Ray Clemence describes his battle with cancer as a 'shock' following his recent retirement but hopes for further good news after going into remission

Clemence stepped down from his role with the Football Association last month and believes that his career as a goalkeeper has been a help in his battle with illness

Ray Clemence, who stepped down from his role with the Football Association last month, is in remission from cancer after being diagnosed with the disease for a second time last year.

The 65-year-old was diagnosed with prostate cancer in 2005 and successfully underwent treatment but during a check-up in November 2012 it was discovered that the cancer had returned when an MRI scan revealed a tumour at the base of his spine.

Clemence continued to work with the FA but announced in October that he was stepping down from his role as the head of national teams and was retiring from football.

In an interview in Friday's Daily Mail, the former England and Liverpool goalkeeper has spoken about his battle with cancer.

"It was a shock," he said. "Chemotherapy is so hard.

"You feel ill everywhere. At the start of this year I'd lost most of my hair and felt dreadful. I'd put on that weight too. But I like to think it helps that I've been a goalkeeper.

"As Joe Hart's finding out now, you have to have a thick skin, a strong personality. You have to be strong to come through the difficult times as a goalkeeper and that's the way I'm approaching this.

"I was right in the middle of the woods but now I'm on the outside of the woods. I'm not out completely yet. I'm in remission and the tumour, the last time they looked, had reduced by 50 per cent.

"In a couple of weeks I'm hoping there will be more good news. I'm on fantastic tablets now. It's still chemo, but they just attack the bad cells."

He added of his decision to leave the FA, who he joined in 1996: "I have three wonderful kids, but as a father I didn't see as much of them as I should have because I was busy being what I wanted to be.

"Now I've got nine grandchildren and if I'm not careful I won't see much of them either."

PA

Have you tried new the Independent Digital Edition apps?
Arts and Entertainment
Reimagined: Gwyneth Paltrow and Toni Collette in the film adaptation of Jane Austen's Emma
books
Arts and Entertainment
Jesuthasan Antonythasan as Dheepan
Cannes 2015Dheepan, film review
Sport
sport
News
Richard Blair is concerned the trenches are falling into disrepair
newsGeorge Orwell's son wants to save war site that inspired book
Arts and Entertainment
The pair in their heyday in 1967
music
Caption competition
Caption competition
Latest stories from i100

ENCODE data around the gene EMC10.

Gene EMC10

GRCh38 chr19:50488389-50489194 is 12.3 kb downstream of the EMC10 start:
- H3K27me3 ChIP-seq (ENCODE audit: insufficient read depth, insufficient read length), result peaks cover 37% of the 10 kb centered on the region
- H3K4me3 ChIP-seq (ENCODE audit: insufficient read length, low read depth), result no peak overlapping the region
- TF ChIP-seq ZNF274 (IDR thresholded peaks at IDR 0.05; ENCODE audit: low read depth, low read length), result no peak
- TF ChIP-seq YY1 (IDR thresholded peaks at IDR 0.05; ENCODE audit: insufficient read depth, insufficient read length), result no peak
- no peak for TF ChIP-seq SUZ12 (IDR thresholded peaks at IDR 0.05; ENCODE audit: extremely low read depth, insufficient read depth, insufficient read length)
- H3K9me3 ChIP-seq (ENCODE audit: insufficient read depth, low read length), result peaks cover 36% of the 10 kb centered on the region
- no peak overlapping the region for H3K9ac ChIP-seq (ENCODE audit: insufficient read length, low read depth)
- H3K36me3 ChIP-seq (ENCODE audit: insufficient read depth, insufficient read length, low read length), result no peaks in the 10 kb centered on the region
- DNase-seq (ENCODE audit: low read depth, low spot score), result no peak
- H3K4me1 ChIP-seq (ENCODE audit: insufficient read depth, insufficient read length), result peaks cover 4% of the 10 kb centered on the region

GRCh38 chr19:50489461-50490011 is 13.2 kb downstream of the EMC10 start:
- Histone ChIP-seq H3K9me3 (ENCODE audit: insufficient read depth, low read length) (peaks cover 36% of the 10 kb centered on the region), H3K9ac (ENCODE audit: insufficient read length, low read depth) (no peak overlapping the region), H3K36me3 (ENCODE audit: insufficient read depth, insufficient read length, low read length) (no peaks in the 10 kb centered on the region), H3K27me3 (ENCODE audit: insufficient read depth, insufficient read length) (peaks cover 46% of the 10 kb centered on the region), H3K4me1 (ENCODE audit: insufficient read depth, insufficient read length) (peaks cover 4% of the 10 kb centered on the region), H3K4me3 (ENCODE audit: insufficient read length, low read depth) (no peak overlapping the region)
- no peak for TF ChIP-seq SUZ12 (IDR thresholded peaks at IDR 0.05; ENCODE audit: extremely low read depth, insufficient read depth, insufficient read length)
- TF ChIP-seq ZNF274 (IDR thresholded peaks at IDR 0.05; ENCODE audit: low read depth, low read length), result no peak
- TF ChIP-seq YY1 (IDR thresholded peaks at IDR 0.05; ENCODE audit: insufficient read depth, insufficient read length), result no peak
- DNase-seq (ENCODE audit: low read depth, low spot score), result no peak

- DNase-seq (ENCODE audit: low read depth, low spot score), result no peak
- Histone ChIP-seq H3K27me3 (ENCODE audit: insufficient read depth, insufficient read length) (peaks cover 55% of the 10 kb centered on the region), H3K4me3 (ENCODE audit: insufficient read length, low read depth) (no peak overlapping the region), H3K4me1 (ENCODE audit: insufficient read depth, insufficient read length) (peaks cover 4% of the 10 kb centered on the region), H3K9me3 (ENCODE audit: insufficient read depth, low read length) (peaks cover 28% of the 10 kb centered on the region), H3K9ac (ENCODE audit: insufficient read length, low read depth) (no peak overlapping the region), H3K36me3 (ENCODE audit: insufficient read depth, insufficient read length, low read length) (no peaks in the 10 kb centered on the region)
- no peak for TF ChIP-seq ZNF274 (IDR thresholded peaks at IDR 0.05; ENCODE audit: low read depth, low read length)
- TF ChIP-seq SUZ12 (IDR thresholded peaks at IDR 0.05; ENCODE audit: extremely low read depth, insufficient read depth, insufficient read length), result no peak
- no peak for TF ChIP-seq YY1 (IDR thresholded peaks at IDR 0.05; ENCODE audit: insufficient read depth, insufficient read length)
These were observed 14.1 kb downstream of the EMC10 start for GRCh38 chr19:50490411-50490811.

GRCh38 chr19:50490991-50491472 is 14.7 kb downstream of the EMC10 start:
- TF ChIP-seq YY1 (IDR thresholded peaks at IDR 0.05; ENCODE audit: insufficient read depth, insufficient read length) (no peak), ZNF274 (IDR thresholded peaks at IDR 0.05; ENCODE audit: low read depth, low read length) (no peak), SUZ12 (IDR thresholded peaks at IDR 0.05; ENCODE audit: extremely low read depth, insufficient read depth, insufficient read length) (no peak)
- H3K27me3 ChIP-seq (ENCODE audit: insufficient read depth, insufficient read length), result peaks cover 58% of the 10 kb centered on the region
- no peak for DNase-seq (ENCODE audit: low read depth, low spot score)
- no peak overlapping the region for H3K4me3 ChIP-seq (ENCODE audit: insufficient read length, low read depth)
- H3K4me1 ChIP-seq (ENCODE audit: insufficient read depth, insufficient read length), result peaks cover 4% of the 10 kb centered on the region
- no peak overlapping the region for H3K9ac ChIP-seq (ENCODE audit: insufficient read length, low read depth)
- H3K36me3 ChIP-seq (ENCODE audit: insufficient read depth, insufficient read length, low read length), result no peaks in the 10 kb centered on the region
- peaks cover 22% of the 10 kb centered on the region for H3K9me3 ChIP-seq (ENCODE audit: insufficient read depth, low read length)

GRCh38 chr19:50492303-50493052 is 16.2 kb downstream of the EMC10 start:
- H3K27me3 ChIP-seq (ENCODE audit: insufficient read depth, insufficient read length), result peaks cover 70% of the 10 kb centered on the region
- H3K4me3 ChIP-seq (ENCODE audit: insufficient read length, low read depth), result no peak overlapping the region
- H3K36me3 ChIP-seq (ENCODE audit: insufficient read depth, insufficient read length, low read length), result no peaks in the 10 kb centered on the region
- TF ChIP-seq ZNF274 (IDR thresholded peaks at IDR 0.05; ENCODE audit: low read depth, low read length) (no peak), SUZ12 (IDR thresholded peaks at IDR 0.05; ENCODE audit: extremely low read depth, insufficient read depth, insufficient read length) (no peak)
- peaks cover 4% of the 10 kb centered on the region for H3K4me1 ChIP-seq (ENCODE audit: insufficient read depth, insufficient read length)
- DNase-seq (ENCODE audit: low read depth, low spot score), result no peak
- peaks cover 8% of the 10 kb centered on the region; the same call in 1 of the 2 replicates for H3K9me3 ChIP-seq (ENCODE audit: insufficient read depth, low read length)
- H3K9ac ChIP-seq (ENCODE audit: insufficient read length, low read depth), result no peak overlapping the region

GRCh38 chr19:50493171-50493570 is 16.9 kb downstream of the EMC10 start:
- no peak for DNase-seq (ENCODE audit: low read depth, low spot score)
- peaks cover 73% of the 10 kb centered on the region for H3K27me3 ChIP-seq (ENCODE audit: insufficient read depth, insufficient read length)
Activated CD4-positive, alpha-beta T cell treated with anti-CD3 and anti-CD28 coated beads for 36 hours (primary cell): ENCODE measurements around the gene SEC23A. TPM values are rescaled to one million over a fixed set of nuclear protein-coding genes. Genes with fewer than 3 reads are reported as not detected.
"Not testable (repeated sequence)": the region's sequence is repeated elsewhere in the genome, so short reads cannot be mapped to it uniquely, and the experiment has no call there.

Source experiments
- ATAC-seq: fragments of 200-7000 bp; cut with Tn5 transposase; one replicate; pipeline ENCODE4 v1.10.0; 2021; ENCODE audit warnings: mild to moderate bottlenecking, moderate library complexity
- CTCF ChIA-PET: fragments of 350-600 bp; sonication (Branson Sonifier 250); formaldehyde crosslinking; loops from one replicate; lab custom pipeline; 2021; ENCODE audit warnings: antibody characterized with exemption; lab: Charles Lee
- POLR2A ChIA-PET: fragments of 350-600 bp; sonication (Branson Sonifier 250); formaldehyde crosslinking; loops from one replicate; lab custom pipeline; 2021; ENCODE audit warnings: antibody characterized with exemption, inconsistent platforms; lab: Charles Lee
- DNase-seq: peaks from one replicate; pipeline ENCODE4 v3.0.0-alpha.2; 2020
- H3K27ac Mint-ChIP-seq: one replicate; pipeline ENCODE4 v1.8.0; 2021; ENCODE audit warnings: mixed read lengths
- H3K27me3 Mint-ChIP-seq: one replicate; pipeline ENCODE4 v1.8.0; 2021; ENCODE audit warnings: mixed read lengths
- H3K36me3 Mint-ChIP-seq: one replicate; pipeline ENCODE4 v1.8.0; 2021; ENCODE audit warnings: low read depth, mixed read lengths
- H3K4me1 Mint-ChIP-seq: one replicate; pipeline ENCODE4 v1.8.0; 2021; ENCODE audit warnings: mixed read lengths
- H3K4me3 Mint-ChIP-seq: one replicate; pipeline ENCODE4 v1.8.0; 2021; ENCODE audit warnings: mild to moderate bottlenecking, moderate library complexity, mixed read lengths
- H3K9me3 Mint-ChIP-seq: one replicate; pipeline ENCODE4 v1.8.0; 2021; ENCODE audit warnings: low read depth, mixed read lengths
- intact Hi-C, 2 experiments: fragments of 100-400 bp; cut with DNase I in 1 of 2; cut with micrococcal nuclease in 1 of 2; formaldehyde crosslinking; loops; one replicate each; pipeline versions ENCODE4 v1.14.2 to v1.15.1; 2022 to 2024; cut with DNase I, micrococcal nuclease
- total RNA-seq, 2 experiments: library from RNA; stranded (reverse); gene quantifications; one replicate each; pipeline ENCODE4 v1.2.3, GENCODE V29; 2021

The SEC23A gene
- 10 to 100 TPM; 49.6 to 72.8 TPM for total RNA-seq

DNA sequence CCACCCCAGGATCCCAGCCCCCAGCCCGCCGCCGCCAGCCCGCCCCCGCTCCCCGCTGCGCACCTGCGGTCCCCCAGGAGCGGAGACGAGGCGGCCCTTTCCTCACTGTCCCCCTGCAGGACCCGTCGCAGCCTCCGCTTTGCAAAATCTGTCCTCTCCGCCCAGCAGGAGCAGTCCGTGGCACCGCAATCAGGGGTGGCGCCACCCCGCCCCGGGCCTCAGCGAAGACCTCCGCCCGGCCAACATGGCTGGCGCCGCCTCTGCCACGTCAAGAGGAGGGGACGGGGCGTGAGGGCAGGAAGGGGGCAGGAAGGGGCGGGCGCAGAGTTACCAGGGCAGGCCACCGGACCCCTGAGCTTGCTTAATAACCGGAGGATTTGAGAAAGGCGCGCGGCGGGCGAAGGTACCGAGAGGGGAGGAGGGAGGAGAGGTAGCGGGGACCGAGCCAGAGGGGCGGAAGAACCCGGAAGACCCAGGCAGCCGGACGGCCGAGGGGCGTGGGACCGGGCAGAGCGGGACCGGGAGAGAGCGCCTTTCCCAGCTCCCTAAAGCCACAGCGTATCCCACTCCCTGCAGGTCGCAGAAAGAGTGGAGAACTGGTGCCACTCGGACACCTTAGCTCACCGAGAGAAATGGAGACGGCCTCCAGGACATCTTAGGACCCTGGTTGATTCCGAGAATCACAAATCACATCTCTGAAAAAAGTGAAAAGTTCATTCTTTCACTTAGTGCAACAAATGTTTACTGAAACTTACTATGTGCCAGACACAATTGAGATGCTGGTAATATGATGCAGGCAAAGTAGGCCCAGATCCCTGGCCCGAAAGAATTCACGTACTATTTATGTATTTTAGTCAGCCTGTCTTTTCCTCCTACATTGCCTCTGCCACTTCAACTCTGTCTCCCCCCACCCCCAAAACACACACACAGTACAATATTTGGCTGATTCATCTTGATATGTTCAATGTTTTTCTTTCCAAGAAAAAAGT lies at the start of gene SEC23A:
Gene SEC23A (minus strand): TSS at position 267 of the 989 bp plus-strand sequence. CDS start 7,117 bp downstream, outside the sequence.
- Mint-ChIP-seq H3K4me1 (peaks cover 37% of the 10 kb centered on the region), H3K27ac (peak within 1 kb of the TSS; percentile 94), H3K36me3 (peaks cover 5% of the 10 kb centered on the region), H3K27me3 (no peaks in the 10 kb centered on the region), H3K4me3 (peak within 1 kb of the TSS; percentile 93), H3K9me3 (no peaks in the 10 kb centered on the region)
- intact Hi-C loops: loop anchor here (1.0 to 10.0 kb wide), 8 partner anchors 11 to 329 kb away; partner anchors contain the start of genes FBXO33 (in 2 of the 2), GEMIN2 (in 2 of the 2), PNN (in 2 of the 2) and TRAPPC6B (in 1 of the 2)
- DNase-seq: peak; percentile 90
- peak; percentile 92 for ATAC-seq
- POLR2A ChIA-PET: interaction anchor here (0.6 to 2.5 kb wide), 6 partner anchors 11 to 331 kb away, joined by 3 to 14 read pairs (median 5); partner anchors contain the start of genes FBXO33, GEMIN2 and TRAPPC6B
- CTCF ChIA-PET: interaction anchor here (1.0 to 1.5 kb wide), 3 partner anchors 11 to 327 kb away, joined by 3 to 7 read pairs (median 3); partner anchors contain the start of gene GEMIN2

Have you tried new the Independent Digital Edition apps?

Bleacher Report

Daily Quiz
Independent Dating
and  

By clicking 'Search' you
are agreeing to our
Terms of Use.

Day In a Page

Abuse - and the hell that came afterwards

Abuse - and the hell that follows

James Rhodes on the extraordinary legal battle to publish his memoir
Why we need a 'tranquility map' of England, according to campaigners

It's oh so quiet!

The case for a 'tranquility map' of England
'Timeless fashion': It may be a paradox, but the industry loves it

'Timeless fashion'

It may be a paradox, but the industry loves it
If the West needs a bridge to the 'moderates' inside Isis, maybe we could have done with Osama bin Laden staying alive after all

Could have done with Osama bin Laden staying alive?

Robert Fisk on the Fountainheads of World Evil in 2011 - and 2015
New exhibition celebrates the evolution of swimwear

Evolution of swimwear

From bathing dresses in the twenties to modern bikinis
Sun, sex and an anthropological study: One British academic's summer of hell in Magaluf

Sun, sex and an anthropological study

One academic’s summer of hell in Magaluf
From Shakespeare to Rising Damp... to Vicious

Frances de la Tour's 50-year triumph

'Rising Damp' brought De la Tour such recognition that she could be forgiven if she'd never been able to move on. But at 70, she continues to flourish - and to beguile
'That Whitsun, I was late getting away...'

Ian McMillan on the Whitsun Weddings

This weekend is Whitsun, and while the festival may no longer resonate, Larkin's best-loved poem, lives on - along with the train journey at the heart of it
Kathryn Williams explores the works and influences of Sylvia Plath in a new light

Songs from the bell jar

Kathryn Williams explores the works and influences of Sylvia Plath
How one man's day in high heels showed him that Cannes must change its 'no flats' policy

One man's day in high heels

...showed him that Cannes must change its 'flats' policy
Is a quiet crusade to reform executive pay bearing fruit?

Is a quiet crusade to reform executive pay bearing fruit?

Dominic Rossi of Fidelity says his pressure on business to control rewards is working. But why aren’t other fund managers helping?
The King David Hotel gives precious work to Palestinians - unless peace talks are on

King David Hotel: Palestinians not included

The King David is special to Jerusalem. Nick Kochan checked in and discovered it has some special arrangements, too
More people moving from Australia to New Zealand than in the other direction for first time in 24 years

End of the Aussie brain drain

More people moving from Australia to New Zealand than in the other direction for first time in 24 years
Meditation is touted as a cure for mental instability but can it actually be bad for you?

Can meditation be bad for you?

Researching a mass murder, Dr Miguel Farias discovered that, far from bringing inner peace, meditation can leave devotees in pieces
Eurovision 2015: Australians will be cheering on their first-ever entrant this Saturday

Australia's first-ever Eurovision entrant

Australia, a nation of kitsch-worshippers, has always loved the Eurovision Song Contest. Maggie Alderson says it'll fit in fine